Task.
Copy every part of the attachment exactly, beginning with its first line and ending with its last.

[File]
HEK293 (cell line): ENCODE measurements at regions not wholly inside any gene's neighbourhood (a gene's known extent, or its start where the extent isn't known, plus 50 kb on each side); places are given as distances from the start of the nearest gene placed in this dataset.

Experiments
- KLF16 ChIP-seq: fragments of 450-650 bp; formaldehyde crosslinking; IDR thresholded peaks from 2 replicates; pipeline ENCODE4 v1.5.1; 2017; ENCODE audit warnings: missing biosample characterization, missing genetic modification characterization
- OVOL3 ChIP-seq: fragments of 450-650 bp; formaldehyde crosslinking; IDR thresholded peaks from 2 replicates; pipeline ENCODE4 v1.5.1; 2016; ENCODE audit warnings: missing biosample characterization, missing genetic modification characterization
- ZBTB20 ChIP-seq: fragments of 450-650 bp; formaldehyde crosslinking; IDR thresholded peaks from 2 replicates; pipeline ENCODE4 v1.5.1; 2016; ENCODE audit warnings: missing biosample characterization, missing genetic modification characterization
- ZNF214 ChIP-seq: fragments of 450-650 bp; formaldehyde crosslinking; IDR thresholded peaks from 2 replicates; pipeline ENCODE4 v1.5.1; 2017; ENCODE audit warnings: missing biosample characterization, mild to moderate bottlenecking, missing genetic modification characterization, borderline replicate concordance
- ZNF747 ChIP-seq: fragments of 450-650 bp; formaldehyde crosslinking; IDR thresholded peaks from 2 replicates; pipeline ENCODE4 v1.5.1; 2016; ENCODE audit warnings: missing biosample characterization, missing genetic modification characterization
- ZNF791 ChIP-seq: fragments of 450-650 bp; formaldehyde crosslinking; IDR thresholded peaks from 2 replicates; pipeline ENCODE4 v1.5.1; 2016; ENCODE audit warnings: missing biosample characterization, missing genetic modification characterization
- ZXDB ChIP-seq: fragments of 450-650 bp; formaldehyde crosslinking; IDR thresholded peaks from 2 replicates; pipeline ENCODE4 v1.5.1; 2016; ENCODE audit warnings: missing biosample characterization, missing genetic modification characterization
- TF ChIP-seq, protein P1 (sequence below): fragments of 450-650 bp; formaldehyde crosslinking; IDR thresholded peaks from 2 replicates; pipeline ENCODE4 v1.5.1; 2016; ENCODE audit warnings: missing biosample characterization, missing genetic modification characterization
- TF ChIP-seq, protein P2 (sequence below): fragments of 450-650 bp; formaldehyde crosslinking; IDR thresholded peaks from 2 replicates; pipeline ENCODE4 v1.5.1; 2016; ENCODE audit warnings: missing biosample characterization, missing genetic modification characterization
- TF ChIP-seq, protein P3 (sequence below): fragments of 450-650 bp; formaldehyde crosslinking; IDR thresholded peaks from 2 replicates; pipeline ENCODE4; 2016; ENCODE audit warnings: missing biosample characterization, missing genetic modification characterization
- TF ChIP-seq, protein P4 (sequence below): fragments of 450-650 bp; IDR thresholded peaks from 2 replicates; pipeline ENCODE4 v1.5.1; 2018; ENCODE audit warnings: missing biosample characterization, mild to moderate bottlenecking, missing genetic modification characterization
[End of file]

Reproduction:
HEK293 (cell line): ENCODE measurements at regions not wholly inside any gene's neighbourhood (a gene's known extent, or its start where the extent isn't known, plus 50 kb on each side); places are given as distances from the start of the nearest gene placed in this dataset.

Experiments
- KLF16 ChIP-seq: fragments of 450-650 bp; formaldehyde crosslinking; IDR thresholded peaks from 2 replicates; pipeline ENCODE4 v1.5.1; 2017; ENCODE audit warnings: missing biosample characterization, missing genetic modification characterization
- OVOL3 ChIP-seq: fragments of 450-650 bp; formaldehyde crosslinking; IDR thresholded peaks from 2 replicates; pipeline ENCODE4 v1.5.1; 2016; ENCODE audit warnings: missing biosample characterization, missing genetic modification characterization
- ZBTB20 ChIP-seq: fragments of 450-650 bp; formaldehyde crosslinking; IDR thresholded peaks from 2 replicates; pipeline ENCODE4 v1.5.1; 2016; ENCODE audit warnings: missing biosample characterization, missing genetic modification characterization
- ZNF214 ChIP-seq: fragments of 450-650 bp; formaldehyde crosslinking; IDR thresholded peaks from 2 replicates; pipeline ENCODE4 v1.5.1; 2017; ENCODE audit warnings: missing biosample characterization, mild to moderate bottlenecking, missing genetic modification characterization, borderline replicate concordance
- ZNF747 ChIP-seq: fragments of 450-650 bp; formaldehyde crosslinking; IDR thresholded peaks from 2 replicates; pipeline ENCODE4 v1.5.1; 2016; ENCODE audit warnings: missing biosample characterization, missing genetic modification characterization
- ZNF791 ChIP-seq: fragments of 450-650 bp; formaldehyde crosslinking; IDR thresholded peaks from 2 replicates; pipeline ENCODE4 v1.5.1; 2016; ENCODE audit warnings: missing biosample characterization, missing genetic modification characterization
- ZXDB ChIP-seq: fragments of 450-650 bp; formaldehyde crosslinking; IDR thresholded peaks from 2 replicates; pipeline ENCODE4 v1.5.1; 2016; ENCODE audit warnings: missing biosample characterization, missing genetic modification characterization
- TF ChIP-seq, protein P1 (sequence below): fragments of 450-650 bp; formaldehyde crosslinking; IDR thresholded peaks from 2 replicates; pipeline ENCODE4 v1.5.1; 2016; ENCODE audit warnings: missing biosample characterization, missing genetic modification characterization
- TF ChIP-seq, protein P2 (sequence below): fragments of 450-650 bp; formaldehyde crosslinking; IDR thresholded peaks from 2 replicates; pipeline ENCODE4 v1.5.1; 2016; ENCODE audit warnings: missing biosample characterization, missing genetic modification characterization
- TF ChIP-seq, protein P3 (sequence below): fragments of 450-650 bp; formaldehyde crosslinking; IDR thresholded peaks from 2 replicates; pipeline ENCODE4; 2016; ENCODE audit warnings: missing biosample characterization, missing genetic modification characterization
- TF ChIP-seq, protein P4 (sequence below): fragments of 450-650 bp; IDR thresholded peaks from 2 replicates; pipeline ENCODE4 v1.5.1; 2018; ENCODE audit warnings: missing biosample characterization, mild to moderate bottlenecking, missing genetic modification characterization